Credit card numbers are easy to spoof, why use them? Student ID numbers are easy to spoof...

        • Why would anyone spoof a MAC address? ... Neither MAC would work. Plus, you have to have your MAC registered somewhere for traffic to get through.

          If they start charging for bandwidth and basing it on the MAC address, you can bet there would be people cloning MAC addresses of lab computers. If they're on different subnets, duplicates are not an issue.

          And what luser really understands how to flash a Mac address into an ethernet card? (Cue the enterprising shareware author, I know.)

          Most network cards that I've used allow you to override the MAC address in the driver settings...
        • by scrod ( 136965 ) on Thursday March 06, 2003 @06:38PM (#5453362) Homepage
          And what luser really understands how to flash a Mac address into an ethernet card?

          Why bother flashing the EEPROM?
          ifconfig eth0 hw ether de:ea:db:ee:f0:00 is all you need. (You may need to bring the interface down first, though.) Additionally, it's not as a student couldn't wait until the target machine went into sleep mode or was shut off before spoofing its MAC address.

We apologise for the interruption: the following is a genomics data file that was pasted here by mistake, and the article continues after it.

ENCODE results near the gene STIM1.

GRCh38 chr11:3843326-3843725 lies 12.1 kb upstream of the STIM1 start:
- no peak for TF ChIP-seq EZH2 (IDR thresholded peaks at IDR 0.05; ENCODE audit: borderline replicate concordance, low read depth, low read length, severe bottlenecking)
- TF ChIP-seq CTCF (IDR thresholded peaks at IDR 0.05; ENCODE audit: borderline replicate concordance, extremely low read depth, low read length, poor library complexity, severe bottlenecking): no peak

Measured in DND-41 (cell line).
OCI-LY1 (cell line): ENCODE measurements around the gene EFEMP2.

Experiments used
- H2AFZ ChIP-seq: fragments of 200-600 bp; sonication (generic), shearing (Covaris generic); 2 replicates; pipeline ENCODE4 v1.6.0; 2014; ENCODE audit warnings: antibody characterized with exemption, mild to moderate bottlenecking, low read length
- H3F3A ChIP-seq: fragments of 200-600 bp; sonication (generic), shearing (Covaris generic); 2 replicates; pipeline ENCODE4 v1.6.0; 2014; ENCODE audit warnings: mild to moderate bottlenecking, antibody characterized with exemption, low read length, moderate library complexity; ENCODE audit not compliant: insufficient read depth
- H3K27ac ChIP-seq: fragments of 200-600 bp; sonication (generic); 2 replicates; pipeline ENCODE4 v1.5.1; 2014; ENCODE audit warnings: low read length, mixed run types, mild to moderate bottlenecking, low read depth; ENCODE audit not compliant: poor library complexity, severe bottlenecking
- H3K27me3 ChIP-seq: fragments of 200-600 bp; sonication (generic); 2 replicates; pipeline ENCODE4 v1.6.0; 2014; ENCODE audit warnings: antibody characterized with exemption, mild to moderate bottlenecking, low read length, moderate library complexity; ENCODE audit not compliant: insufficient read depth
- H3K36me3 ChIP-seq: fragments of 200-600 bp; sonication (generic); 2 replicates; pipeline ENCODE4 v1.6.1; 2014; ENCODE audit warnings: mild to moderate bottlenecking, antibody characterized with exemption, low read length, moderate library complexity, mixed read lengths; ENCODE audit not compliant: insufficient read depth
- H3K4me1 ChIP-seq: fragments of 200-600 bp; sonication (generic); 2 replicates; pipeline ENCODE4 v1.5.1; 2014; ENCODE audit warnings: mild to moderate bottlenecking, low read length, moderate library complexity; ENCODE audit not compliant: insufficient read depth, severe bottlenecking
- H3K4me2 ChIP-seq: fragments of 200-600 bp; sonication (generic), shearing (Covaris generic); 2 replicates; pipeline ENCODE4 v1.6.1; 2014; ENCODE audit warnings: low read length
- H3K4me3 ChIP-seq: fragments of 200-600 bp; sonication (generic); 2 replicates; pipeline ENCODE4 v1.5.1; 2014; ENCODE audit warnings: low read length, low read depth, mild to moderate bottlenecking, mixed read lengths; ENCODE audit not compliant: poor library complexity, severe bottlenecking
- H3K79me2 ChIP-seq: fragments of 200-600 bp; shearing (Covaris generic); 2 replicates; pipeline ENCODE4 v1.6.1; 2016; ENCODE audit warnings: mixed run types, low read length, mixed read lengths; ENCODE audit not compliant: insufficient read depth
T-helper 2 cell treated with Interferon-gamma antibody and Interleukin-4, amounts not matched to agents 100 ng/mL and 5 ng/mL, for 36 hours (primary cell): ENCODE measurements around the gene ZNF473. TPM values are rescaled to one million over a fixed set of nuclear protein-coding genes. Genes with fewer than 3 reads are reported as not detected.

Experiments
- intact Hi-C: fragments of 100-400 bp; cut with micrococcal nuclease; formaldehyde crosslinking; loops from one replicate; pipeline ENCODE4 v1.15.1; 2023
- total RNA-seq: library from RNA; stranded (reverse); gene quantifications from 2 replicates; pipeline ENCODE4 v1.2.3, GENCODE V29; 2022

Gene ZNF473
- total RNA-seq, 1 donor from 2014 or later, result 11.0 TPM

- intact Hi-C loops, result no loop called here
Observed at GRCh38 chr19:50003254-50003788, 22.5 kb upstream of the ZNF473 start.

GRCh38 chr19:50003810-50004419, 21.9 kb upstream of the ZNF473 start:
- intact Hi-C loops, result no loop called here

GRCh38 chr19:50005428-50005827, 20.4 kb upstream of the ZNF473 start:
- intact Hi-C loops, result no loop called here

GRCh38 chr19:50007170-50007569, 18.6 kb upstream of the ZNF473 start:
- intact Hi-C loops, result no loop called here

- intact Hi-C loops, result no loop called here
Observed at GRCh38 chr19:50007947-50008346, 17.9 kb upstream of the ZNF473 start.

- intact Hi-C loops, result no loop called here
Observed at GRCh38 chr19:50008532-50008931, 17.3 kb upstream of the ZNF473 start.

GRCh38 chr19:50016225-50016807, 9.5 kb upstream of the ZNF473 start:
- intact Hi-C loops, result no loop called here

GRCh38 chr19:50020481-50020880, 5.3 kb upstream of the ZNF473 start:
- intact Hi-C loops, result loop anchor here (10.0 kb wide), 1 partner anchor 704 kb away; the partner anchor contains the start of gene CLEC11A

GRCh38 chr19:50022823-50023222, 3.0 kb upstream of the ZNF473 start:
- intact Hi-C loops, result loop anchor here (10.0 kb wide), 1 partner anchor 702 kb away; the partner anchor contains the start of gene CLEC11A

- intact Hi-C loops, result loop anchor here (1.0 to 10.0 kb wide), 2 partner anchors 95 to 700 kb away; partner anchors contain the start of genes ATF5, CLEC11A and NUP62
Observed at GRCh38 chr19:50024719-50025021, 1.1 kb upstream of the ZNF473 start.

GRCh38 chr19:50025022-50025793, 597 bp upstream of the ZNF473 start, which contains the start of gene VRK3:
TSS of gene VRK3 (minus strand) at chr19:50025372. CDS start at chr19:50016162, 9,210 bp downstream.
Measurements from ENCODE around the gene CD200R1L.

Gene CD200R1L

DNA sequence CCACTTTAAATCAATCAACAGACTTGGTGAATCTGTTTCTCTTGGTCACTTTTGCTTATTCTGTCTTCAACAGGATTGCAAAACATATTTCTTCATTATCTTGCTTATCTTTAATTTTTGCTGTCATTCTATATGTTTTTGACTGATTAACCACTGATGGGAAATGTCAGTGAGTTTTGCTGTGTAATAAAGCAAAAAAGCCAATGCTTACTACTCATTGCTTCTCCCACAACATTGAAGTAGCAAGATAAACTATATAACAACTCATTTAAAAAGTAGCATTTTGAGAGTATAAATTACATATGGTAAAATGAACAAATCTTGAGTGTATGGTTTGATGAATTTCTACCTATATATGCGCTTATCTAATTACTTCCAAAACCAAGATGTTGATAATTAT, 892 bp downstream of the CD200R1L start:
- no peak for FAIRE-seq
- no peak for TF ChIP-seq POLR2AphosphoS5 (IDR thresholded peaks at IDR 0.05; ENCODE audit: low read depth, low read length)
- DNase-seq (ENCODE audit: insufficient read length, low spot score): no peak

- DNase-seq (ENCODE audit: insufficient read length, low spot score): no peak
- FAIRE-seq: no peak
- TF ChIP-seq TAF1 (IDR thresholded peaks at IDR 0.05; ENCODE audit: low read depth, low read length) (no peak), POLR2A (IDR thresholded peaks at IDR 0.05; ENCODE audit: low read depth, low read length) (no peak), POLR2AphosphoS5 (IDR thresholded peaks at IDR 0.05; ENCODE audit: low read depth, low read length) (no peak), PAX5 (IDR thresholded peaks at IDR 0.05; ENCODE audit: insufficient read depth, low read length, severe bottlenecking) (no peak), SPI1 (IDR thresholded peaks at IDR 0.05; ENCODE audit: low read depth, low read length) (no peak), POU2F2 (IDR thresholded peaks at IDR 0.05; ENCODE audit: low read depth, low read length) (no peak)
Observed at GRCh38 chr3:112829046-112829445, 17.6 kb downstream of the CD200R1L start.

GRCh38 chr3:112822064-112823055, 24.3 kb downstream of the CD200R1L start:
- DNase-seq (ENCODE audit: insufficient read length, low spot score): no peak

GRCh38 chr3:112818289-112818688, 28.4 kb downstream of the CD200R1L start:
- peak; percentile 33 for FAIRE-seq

• So does my Internet provider (Cable Modem) - I get around that by throwing a Linksys router between the Cable modem and the rest of my machines - instant firewall and single MAC address.
    • Here at UC Berkeley, we have a thing called AirBears ( []). Before you can use the net, you have to login through a web page, which is a proxy to kerberos authentication. This is a pretty easy to use setup, and I'm pretty sure that the login is simple enough that even something like lynx or w3m could use it. The only problem is that there is more than one wireless net access service on campus, and they don't all use the same authentication method as AirBears.